14725 Thu, 06/19/2008 - 3:16pm
By Allison Zisko
NEW YORK–Anxious to snag a piece of the growing American cutlery market, European vendors who want to break into the business here are eyeing opportunities in the premium price-point range.
Cutlery is not a booming business, but with a steady 2 to 3 percent annual growth rate, it is a viable one. Last year, sales of knives and accessories, such as cutting boards, totaled roughly $223.7 million in retail dollar sales, according to The NPD Group. Consumer interest in and knowledge of knives have grown, thanks to celebrity chefs and televised cooking programs, prompting manufacturers both here and abroad to broaden and deepen their assortment to include more high-end goods.
The European manufacturers who want to establish themselves here share similar traits, including long histories of knife-making and a commitment to European manufacturing. Most of them are familiar with the American market as private-label or back-of-the house suppliers, but want to promote their own brand name. They are focused on the independent specialty store channel, where they believe knowledgeable consumers will be willing to pay top dollar for a knife.
Arcos, founded in 1875 and based in Abacete, Spain, has sold its Spanish-made products in the United States for a decade, primarily as a private-label resource and in business-incentive programs, though it also supplied one high-end specialty store chain.
“Americans love tools,” said Sebastian Arredondo Ruiz, export director. “We think we have the right tools for the right jobs.”
The retail market offers more opportunity for branding, according to Arredondo Ruiz, who believes more affluent American consumers will be less affected by the downturn in the American economy and will be receptive to high-end goods.
Arcos has teamed up with an American cutting board company, whose name he declined to reveal, to develop joint projects. It also plans to introduce a knife with a 100 percent recycled handle to the American market later this year.
RH Forschner by Victorinox established a foothold in the American market in 1855, when it began providing equipment and services to Connecticut butchers. It has sold to professional cutlery shops since 1983 and began to focus on housewares retailers and independent gourmet stores, three years ago. It is targeting knowledgeable consumers “who desire truly professional, premium-quality, high-precision forged or stamped blades,” according to Tom Lawler, vice president of sales for the cutlery division, and has a two-pronged distribution strategy. Its Victorinox Professional Forged collection is limited to the specialty retailers who can communicate the professional quality of the collection, Lawler said, while the commercial-grade stamped collection is geared to a broader distribution of retailers who are willing to promote “a high-quality, best-in-class product story.”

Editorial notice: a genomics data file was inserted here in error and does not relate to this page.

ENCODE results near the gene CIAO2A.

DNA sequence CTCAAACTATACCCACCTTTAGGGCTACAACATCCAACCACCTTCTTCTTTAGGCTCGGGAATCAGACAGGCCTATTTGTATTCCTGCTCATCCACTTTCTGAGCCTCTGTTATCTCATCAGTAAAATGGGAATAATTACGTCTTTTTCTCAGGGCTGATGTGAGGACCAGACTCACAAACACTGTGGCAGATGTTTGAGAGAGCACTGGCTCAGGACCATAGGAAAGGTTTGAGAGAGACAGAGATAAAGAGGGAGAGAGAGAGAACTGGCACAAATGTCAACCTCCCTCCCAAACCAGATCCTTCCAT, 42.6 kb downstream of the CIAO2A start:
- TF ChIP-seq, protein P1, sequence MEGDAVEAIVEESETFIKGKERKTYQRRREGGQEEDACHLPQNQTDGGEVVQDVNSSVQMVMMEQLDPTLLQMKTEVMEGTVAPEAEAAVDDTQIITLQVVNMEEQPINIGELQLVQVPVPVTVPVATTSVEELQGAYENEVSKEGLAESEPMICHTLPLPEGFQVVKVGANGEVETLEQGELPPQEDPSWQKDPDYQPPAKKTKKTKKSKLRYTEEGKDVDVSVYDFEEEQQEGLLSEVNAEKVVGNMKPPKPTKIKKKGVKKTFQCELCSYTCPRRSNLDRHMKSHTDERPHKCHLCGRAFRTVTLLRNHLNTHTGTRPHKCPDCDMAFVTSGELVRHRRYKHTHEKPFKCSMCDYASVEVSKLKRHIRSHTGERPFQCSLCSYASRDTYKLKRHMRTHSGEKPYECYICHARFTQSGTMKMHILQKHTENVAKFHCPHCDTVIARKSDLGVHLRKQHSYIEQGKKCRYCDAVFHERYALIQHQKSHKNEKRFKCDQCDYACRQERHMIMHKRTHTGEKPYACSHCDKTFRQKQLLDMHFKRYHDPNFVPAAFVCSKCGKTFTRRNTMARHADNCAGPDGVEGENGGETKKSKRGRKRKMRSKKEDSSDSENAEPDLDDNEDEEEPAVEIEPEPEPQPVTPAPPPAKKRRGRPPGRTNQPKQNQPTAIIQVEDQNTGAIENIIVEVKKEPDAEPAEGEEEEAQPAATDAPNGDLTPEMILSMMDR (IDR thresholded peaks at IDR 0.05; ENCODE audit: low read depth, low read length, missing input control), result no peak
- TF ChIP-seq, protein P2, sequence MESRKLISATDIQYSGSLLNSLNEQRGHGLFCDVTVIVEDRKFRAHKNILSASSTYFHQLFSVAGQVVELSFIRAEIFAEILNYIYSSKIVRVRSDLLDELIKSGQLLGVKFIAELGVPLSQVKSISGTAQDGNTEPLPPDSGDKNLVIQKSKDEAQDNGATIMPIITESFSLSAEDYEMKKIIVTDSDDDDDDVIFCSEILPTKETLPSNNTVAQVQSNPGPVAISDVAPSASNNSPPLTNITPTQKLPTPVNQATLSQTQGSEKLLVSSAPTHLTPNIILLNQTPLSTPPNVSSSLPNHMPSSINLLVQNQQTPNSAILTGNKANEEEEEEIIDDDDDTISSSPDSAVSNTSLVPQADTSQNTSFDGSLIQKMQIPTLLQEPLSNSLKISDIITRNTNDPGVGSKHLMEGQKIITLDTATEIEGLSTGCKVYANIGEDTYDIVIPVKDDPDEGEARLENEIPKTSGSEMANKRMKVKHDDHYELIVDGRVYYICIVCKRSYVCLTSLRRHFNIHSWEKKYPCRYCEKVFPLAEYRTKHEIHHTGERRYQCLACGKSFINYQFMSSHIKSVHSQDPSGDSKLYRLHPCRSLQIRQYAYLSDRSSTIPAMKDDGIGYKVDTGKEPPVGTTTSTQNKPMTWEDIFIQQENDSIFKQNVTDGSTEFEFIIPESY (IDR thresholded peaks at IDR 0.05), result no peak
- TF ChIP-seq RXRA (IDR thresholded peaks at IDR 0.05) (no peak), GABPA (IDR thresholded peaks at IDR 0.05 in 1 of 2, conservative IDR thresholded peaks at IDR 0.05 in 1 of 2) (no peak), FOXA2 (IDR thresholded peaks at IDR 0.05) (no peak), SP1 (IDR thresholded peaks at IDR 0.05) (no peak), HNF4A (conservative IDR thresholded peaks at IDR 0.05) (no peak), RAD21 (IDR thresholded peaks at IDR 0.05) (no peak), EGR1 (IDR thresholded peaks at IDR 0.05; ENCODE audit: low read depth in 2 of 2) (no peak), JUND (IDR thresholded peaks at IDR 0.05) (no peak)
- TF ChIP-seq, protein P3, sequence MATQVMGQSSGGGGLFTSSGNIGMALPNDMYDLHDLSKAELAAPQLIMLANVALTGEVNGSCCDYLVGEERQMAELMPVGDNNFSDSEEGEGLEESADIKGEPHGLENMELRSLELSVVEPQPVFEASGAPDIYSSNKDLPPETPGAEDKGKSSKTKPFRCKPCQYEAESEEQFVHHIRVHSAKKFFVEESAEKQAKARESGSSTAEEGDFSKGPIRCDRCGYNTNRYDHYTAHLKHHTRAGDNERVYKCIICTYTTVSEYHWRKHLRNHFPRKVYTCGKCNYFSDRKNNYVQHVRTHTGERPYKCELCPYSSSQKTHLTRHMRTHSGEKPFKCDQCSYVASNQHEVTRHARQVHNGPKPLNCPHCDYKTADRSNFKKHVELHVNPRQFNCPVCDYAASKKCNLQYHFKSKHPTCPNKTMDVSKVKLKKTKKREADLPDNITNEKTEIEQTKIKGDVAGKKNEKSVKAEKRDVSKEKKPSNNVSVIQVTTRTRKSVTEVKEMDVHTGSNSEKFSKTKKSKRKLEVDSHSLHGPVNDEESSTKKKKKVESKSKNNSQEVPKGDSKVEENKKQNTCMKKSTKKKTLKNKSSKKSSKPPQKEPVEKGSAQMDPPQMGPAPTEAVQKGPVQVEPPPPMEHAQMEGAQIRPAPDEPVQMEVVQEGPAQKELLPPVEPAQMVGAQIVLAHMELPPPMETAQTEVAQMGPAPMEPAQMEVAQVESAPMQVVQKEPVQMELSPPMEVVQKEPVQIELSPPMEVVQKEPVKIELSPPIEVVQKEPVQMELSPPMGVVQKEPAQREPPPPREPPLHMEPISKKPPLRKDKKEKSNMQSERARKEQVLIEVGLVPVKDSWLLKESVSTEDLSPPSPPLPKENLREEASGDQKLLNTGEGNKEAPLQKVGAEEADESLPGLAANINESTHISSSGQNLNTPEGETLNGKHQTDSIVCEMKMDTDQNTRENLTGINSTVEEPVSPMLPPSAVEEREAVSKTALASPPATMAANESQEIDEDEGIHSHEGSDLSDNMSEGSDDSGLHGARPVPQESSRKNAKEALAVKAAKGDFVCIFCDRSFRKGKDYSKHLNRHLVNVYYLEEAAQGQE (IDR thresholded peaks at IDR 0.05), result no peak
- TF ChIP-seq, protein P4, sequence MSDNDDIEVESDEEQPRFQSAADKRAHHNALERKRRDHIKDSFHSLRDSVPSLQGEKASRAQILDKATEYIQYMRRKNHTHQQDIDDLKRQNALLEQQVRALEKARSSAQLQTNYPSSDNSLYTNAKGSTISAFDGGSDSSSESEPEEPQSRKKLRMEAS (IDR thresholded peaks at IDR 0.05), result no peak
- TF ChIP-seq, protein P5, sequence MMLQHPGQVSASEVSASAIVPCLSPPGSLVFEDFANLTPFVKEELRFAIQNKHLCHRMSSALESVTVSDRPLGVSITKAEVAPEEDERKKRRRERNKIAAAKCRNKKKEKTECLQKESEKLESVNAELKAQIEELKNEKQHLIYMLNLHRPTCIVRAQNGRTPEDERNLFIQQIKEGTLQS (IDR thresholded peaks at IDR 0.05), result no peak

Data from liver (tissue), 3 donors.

The forged collection ranges from $120 for an 8-inch chef’s knife to $1,250 for the 17-piece block set. Stamped pieces range from $40 for a 7-inch santoku to $258 for an eight-piece block set.
Victorinox, which manufactures in Solingen, Germany, hopes to parlay its reputation among back-of-the-house professionals into a well-recognized brand among consumers and sees opportunities with traditional housewares retailers.
“There are many fine names in the U.S. market,” Lawler said. “However, we offer a truly professional line; time-tested, commercial-grade product line.”
Solicut, a Solingen, Germany based company, has not been around as long as Arcos or Victorinox, but it is just as determined to make a name for itself in the United States. The brand is about 10 years old and was introduced to the American market last August. It sees the United States as one of the top markets in the world, according to Bob Montagno, general manager of Solicut America, which is headquartered in Los Angeles. Its fully forged handmade First Class line, made solely in Solingen, includes three handle options: black POM, olive wood and kingwood. Prices for an 8-inch chef’s knife range from $140 to $176, depending on the handle material. There is also Absolute ML, a “super premium” Damascus-style blade.
The company is targeting high-end specialty stores. Montagno said the upper-price-point range, as exemplified by Wusthof-Trident’s Classic collection, is too crowded with competitors and Solicut is therefore targeting the premium price-point level.
“There’s a lot of good product out there,” he said. “We’re trying to distinguish ourselves through our wood handles.”